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Career Women Developing Endometriosis Any
Fairly common: Although experts may disagree over small differences, good ballpark figures for endometriosis are as follows: about 10-15% of women in the general population, between 40-60% of women with normal male partners who seek help for infertility, and as high as 80-90% who meet the above and have chronic pelvic pain. ...Read moreSee 1 more doctor answer
An abnormal condition where some endometrial tissue, which is lining tissue of the uterus, is located outside the uterus. The displaced tissue, just like the tissue lining the uterus, bleeds during each menstrual cycle. Endometriosis can be very painful, and can result ...Read more
Mostly women over 30: Endometriosis is usually found in women over 30. It is defined as endometrial glands outside of the uterus (ovaries are the most common site) and is thought to be caused by prolonged retrograde menstruation. It is the most common cause of female infertility and risk factors include nulliparity (no history of childbirth), family history, and low bmi. ...Read moreSee 1 more doctor answer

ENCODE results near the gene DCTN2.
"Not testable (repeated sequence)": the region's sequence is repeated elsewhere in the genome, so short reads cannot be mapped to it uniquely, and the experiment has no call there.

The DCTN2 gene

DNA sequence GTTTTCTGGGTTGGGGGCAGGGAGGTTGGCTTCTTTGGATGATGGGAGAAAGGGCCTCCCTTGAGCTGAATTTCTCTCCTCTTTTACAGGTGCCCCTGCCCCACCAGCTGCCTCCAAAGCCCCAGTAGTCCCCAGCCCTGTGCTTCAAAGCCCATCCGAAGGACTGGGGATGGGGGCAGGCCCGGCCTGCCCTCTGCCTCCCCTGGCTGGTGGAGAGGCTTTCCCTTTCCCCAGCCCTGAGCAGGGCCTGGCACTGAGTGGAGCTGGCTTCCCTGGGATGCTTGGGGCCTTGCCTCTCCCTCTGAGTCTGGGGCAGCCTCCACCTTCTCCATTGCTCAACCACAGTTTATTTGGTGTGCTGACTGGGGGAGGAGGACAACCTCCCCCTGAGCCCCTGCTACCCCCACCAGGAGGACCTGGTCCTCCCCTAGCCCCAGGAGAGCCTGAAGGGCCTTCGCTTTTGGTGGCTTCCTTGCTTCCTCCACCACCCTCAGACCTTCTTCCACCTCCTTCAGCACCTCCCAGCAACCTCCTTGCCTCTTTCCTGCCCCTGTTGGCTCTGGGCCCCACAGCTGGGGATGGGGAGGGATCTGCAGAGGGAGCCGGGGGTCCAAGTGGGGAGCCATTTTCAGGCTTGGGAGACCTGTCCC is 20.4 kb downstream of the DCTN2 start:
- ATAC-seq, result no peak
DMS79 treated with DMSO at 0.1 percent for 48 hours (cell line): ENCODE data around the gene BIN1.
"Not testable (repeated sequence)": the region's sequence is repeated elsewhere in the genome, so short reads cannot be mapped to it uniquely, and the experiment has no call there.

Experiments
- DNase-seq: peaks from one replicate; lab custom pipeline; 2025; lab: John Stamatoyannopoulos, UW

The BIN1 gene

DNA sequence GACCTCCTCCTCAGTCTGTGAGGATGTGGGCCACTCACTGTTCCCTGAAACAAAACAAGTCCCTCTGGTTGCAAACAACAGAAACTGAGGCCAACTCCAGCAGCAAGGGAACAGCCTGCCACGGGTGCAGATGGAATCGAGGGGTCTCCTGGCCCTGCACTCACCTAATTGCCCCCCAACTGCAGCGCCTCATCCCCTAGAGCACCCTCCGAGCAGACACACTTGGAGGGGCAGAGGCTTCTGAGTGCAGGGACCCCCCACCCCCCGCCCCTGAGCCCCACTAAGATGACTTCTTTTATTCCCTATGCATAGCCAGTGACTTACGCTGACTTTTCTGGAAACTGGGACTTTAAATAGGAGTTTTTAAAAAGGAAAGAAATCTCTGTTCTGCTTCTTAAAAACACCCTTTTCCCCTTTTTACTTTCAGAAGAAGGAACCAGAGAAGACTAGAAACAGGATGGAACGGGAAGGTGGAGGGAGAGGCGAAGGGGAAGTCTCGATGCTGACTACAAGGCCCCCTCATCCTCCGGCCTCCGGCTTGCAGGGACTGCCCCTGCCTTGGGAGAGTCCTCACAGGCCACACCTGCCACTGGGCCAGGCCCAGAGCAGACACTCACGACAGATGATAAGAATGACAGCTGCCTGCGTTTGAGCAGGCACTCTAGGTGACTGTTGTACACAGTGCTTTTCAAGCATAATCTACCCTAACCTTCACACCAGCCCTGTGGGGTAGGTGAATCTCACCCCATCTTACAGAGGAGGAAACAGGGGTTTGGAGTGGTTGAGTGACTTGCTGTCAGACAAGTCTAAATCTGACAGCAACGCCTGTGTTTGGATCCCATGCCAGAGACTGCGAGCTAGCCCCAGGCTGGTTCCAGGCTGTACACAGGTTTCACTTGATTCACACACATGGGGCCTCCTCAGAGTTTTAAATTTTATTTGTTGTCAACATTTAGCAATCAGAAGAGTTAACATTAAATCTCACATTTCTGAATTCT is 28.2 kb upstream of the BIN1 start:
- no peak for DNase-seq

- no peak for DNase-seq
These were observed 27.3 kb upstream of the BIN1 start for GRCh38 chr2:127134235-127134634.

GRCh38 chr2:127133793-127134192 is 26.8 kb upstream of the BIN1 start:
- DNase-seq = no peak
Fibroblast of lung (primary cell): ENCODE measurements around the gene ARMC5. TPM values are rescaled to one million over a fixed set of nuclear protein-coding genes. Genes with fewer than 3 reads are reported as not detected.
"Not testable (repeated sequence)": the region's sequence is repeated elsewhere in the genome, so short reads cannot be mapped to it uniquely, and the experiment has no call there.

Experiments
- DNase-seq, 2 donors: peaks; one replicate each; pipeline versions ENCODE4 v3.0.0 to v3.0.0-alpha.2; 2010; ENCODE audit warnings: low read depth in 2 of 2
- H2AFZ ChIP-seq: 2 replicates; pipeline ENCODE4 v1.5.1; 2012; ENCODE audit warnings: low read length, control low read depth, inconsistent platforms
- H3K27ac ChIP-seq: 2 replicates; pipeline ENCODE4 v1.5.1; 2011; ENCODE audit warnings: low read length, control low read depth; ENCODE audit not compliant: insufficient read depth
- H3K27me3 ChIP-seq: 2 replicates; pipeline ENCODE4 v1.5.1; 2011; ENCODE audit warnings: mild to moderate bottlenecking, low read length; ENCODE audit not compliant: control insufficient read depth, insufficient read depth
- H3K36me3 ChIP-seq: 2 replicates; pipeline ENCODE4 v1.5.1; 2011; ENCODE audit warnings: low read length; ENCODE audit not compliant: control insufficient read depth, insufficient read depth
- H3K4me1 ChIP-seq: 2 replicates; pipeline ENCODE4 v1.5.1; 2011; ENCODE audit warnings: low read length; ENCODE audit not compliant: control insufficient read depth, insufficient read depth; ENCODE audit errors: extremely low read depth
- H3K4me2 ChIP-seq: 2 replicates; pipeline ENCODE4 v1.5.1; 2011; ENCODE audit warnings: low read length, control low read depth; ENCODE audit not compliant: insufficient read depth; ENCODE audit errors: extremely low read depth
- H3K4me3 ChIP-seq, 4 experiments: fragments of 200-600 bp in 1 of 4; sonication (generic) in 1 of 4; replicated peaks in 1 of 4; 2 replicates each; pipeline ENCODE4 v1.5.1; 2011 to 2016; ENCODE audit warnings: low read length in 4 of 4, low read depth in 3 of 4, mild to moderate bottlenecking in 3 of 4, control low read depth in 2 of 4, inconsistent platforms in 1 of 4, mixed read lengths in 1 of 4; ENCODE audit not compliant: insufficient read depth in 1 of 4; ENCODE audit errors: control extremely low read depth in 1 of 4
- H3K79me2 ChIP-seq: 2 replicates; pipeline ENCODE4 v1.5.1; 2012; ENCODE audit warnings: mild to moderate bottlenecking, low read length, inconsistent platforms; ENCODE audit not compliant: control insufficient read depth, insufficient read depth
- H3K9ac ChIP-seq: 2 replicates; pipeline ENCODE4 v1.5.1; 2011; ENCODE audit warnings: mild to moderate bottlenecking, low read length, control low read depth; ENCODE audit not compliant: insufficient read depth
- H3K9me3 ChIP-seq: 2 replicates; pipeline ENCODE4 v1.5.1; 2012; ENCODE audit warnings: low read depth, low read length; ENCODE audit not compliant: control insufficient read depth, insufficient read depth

Family History: Genetics is important. A first degree relative with endometriosis is a high risk. Endometriosis is also related to asthma and allergic conditions. Information is available at the endometriosis foundation of america, padma lakshmi (picture) is the co founder. ...Read moreSee 1 more doctor answer
What symptoms?: The more specific you re about what you are feeling, the better the answer we can give. Painful periods, pain with intercourse? That could be endometriosis. Irregular periods? That's not. You need a history and an exam to help you sort this out. Good wishes. ...Read moreSee 1 more doctor answer
Seek an expert: You need to see a physician truly expert in endometriosis, which is not synonymous with "go see your OB/GYN". The reality is that the majority of 4 year residency trained OB/GYNs do not have extensive endometriosis experience, and usually do not do effective surgery for the disease. Find a physician through The Endometriosis Foundation of America. ...Read more
A lot: Endometriosis is present in about 3% of women, but in fertility clinics about 60% patients may have it. Therefore endometriosis can definitely affect fertility. Endometriosis can cause adhesions, tubal blockage, defects with ovulation, increased inflammation, decreased egg quality, etc... Surgery for endometriosis, more specifically endometriomas, can also affect your ovarian reserve. ...Read moreSee 2 more doctor answers
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